It is generally appreciated that, if suspended in air, coal dust in a mine or wheat chaff in a grain elevator can explode violently.
In fact, many finely divided materials can ignite when in suspension, including polymer powders, powdered
metals such as Al, toners in copy machines, and sugar dust.
Serious dust explosion incidents occur all too regularly, sometimes causing massive damage and serious injury
or loss of life. Some dust ignitions are traceable to electrostatic sparks, though the conditions needed
to achieve electrostatic ignition of airborne powders and dusts are stringent. The dust must be suspended in air and the density
of the cloud must fall within a certain range. Further, the spark must occur at the right time and must be
sufficiently energetic. Achieving all these conditions in the setting of a lecture demonstration is very challenging. Nevertheless,
it is rather easy and quite instructive to demonstrate dust ignition itself. The diagram below shows a very simple setup using
a candle as the ignition source and wheat flour as the fuel.
To perform this demonstration reliably and safely, use a cardboard tube such as a Quaker Oats container, never metal, plastic, or glass! The container must have a volume no larger than ~1 liter. A plastic straw or small glass tube connected to a 2' length of rubber tubing is inserted through a hole in the side near the bottom of the container. The candle is mounted securely inside and a small amount of wheat flour is piled around its base. Use just enough wheat flour so that when you blow through the tube, a dense cloud of wheat dust forms. After lighting the candle and positioning yourself away from the top of the container, blow a puff of air into the tube. Ignition almost always occurs unless the air flow blows out the candle or if too much or too little flour is used. You need to experiment to achieve ignition reliably. For safety, it is very important to keep the area above the cardboard tube clear. Wear goggles! Placing a paper lid loosely on top of the container increases the power of the ignition but remember that this lid can fly off the top rapidly. Also, the flame, though very brief in duration, can singe your hair. Stay well clear! Make sure there are no matches or flammable liquids present.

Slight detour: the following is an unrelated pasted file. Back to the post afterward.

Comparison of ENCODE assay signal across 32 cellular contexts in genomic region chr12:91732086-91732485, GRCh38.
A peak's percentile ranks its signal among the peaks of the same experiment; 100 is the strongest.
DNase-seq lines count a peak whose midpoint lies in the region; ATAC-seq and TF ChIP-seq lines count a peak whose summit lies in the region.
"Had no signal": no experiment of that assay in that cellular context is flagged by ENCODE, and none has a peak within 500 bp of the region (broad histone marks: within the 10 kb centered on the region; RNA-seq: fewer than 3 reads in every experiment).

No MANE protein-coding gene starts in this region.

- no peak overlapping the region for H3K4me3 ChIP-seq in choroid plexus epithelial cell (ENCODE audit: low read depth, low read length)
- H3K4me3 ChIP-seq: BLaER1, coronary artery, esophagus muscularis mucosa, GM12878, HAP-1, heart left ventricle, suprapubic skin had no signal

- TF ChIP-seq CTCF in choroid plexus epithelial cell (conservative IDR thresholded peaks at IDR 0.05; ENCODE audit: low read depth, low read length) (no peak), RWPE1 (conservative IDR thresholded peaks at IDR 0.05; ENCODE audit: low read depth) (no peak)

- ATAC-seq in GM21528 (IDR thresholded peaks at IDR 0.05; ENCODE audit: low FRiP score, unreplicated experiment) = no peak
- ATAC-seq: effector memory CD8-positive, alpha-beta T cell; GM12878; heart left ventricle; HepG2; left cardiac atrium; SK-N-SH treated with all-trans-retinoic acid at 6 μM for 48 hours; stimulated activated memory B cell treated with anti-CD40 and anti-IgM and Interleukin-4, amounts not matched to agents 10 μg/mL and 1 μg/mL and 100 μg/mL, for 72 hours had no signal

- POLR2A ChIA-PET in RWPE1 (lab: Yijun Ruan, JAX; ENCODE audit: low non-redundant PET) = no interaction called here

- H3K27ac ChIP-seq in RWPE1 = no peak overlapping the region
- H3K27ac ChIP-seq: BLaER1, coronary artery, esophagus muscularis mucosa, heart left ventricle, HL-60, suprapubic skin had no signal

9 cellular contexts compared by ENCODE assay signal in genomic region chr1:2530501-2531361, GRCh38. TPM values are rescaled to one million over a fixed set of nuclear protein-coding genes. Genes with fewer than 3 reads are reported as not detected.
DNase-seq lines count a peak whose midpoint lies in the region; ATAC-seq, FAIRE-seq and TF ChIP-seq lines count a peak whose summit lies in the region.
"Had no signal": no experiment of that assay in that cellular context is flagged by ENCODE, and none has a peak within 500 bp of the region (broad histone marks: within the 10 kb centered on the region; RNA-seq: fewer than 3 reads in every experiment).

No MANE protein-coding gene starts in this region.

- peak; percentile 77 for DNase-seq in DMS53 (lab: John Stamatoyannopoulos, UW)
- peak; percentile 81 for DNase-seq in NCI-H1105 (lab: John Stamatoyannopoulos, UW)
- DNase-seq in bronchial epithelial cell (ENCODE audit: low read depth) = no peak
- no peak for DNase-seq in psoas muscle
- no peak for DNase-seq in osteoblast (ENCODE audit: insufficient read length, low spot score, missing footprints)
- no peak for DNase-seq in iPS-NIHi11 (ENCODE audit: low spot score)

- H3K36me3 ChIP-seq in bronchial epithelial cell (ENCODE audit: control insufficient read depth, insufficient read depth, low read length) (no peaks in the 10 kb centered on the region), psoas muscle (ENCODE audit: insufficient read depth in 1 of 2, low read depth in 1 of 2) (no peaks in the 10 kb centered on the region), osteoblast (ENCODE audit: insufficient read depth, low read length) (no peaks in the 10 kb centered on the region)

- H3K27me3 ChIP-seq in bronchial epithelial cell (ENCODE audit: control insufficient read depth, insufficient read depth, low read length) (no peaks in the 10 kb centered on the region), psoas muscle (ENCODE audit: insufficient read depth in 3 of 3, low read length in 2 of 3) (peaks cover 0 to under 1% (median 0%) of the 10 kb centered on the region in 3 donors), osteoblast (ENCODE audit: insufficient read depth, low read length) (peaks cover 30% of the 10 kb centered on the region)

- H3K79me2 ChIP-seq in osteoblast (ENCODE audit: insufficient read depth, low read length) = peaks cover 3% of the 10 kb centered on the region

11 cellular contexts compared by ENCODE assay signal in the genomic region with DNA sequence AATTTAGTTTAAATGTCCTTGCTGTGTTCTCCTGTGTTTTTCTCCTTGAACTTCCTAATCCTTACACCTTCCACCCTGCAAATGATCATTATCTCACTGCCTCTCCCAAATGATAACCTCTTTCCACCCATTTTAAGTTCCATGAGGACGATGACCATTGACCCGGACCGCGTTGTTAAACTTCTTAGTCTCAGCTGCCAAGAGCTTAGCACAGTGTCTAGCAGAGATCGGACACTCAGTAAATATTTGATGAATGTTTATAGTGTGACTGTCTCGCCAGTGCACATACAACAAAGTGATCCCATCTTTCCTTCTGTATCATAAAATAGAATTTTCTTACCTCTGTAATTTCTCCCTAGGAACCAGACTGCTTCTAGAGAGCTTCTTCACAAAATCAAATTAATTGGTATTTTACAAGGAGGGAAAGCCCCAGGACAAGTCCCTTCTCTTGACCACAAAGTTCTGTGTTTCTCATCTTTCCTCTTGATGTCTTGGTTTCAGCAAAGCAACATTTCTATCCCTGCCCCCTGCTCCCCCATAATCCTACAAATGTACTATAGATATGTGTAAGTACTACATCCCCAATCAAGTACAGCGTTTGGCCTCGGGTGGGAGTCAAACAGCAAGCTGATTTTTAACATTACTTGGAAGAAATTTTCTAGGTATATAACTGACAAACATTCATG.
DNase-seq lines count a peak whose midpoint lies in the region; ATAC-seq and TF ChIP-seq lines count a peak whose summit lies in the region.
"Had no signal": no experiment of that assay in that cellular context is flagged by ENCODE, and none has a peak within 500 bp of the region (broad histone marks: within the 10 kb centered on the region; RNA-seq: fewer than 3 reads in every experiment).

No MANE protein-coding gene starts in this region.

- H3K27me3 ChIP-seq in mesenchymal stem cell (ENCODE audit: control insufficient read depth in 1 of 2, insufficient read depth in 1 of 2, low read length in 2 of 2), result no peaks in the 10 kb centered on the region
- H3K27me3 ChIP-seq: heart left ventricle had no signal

WARNING: This demonstration is somewhat messy. After each ignition, a dirty mixture of unburnt flour and blackened particles ash settles around the base of the tube. You should never attempt it on the dining room table! The video shows ignition of plain wheat flour placed inside a ~1 liter cardboard container with a lid: CLICK HERE to view it. Watch this video closely several times. Characteristic of many dust deflagrations, a flame briefly flares up after the initial explosion has occurred. This happens because the concussion of the initial explosion kicks up additional flour from the bottom of the container into the air where it ignites and burns. This scenario is actually typical in coal mine explosions, where a methane explosion occurs first and then coal dust is kicked up off the mine floor, suspended in the air, and then ignited. The secondary deflagration is often far more devastating and wide-spread in its effect within the mine than is the initial methane explosion. Therefore, it is vitally important to prevent the build-up of coal dust on equipment and on the floor of a mine.
Bartknecht, W., Dust Explosions: course, prevention, protection, Springer-Verlag, 1989.
Britton, L.G., Avoiding Static Ignition Hazards in Chemical Operations, Center for Chemical Process Safety (AIChE), 1999.
Jones, T.B. and King, J.L., Powder Handling and Electrostatics, Lewis Publishers, 1991.